NEW YORK — A record-breaking rally in stocks paused Monday as investors assessed whether stock valuations were overstating the recent improvement in the economy.
The latest positive data, out Monday, showed that Americans increased spending at retailers last month. That suggests consumers may boost economic growth in the current quarter ending June 30. Still, that wasn’t enough to lift shares.
“What we have seen is a huge rally, and there aren’t any stones unturned at this point,” said Alec Young, global equity strategist at S&P Capital IQ. “You reach a point where investors aren’t willing to bid things up any more.”
Stocks have surged this year, boosted by an improving economy, Federal Reserve stimulus and record corporate earnings. Signs the housing market is reviving are also supporting stocks. The Dow Jones industrial average and the Standard and Poor’s 500 index both closed at record highs Friday.
Oil fell 87 cents, or 0.9 percent, to $95.17 a barrel. Gold dropped $2.30, or 0.2 percent, to $1,434.30 an ounce. The U.S. dollar was little changed against the Japanese yen at 101.83 and gained against the euro.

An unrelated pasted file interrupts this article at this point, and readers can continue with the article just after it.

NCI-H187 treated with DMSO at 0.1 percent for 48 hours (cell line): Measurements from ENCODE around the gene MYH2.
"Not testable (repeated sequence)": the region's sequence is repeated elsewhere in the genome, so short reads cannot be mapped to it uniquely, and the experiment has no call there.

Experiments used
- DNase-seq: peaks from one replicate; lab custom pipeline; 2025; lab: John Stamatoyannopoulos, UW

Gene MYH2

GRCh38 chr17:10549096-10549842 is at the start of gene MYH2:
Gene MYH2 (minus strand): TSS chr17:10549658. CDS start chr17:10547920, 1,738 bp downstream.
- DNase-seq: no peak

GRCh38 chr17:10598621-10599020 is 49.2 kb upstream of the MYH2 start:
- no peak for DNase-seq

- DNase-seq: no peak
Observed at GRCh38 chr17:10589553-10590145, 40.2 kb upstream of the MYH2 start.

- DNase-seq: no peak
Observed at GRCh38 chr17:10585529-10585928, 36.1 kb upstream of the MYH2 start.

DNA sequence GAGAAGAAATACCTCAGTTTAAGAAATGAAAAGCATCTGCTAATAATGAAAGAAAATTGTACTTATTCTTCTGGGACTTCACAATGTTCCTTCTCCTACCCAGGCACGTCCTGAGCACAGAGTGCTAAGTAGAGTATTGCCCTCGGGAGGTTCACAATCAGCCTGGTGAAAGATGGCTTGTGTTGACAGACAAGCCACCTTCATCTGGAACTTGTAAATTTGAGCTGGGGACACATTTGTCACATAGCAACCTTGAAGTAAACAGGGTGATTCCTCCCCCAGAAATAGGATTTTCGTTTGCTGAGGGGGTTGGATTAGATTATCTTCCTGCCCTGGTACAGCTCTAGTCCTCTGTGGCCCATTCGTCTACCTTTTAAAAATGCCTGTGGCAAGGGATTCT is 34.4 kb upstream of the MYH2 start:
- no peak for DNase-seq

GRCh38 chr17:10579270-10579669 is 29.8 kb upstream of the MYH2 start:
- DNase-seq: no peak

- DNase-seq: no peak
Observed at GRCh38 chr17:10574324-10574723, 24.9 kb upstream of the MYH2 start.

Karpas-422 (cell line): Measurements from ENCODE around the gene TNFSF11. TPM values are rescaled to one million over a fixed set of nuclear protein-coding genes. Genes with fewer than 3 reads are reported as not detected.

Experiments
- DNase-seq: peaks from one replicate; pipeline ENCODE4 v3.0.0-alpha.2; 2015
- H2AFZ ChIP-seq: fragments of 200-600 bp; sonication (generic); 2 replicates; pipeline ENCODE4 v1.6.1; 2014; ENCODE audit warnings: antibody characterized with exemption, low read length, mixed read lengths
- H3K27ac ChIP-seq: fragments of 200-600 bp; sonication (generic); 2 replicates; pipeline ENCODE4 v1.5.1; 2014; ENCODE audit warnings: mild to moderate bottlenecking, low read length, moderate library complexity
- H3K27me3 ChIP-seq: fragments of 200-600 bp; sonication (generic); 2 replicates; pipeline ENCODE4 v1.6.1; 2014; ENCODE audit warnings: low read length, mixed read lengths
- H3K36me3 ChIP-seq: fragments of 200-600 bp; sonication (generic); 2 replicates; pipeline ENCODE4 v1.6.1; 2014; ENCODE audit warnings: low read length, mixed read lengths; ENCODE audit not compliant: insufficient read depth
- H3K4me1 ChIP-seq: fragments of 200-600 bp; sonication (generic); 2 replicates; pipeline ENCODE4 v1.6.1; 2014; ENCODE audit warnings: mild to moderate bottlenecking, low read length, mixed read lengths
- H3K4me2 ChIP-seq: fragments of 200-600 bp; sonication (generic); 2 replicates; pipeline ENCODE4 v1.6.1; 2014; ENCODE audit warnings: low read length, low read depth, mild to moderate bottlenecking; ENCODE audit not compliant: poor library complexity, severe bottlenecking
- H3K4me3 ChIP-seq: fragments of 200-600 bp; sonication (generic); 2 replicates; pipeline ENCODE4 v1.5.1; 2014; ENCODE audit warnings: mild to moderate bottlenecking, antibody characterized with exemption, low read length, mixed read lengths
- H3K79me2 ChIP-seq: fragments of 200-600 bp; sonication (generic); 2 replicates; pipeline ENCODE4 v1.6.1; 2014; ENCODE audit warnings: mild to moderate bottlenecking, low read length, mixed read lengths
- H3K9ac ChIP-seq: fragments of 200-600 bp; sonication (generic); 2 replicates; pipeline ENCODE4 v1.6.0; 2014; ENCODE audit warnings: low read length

Retail sales increased 0.1 percent in April from March, the Commerce Department said Monday. That’s an improvement from the 0.5 percent decline in March, which was the largest drop in nine months. Economists had forecast that sales declined by 0.3 percent.
Consumer sentiment is improving as the housing market recovers, which is giving people the confidence to spend more, said Doug Cote, chief market strategist at ING Investment Management.
“If housing continues its upward trajectory, the animal spirits of the consumer will continue to be bolstered,” said Cote.
The Dow fell 26.81 points, or 0.2 percent, to 15,091.68. The S&P 500 index was little changed at 1,633.77. The Dow is up 15.1 percent this year, and the S&P 500 is 14.6 percent higher.
The Nasdaq composite rose 2.21 points, 0.1 percent, to 3,438.79.